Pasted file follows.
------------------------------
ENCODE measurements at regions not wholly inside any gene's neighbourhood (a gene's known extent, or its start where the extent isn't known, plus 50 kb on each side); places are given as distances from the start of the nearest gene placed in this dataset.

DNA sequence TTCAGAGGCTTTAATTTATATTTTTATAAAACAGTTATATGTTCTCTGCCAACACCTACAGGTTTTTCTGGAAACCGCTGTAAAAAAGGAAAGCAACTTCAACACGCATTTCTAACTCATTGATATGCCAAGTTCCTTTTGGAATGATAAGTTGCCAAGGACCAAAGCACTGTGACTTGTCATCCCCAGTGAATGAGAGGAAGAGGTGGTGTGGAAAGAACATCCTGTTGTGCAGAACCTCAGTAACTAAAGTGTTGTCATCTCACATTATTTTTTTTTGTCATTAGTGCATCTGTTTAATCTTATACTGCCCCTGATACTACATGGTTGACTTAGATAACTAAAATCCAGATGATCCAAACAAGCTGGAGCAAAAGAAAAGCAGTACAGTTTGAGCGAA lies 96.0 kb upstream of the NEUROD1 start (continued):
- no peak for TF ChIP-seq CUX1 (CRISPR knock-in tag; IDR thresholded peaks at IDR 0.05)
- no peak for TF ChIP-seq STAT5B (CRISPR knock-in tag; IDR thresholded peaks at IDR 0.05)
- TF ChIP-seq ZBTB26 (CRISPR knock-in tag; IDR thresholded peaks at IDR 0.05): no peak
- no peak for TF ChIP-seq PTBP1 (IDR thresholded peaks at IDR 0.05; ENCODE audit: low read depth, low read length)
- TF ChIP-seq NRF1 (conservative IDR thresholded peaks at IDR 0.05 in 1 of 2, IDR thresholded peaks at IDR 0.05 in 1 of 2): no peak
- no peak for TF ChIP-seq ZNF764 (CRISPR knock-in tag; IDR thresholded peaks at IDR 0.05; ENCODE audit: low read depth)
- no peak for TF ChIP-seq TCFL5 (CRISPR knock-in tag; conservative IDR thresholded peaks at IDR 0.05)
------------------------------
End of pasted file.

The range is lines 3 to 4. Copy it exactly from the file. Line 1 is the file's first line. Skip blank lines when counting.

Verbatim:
- no peak for TF ChIP-seq CUX1 (CRISPR knock-in tag; IDR thresholded peaks at IDR 0.05)
- no peak for TF ChIP-seq STAT5B (CRISPR knock-in tag; IDR thresholded peaks at IDR 0.05)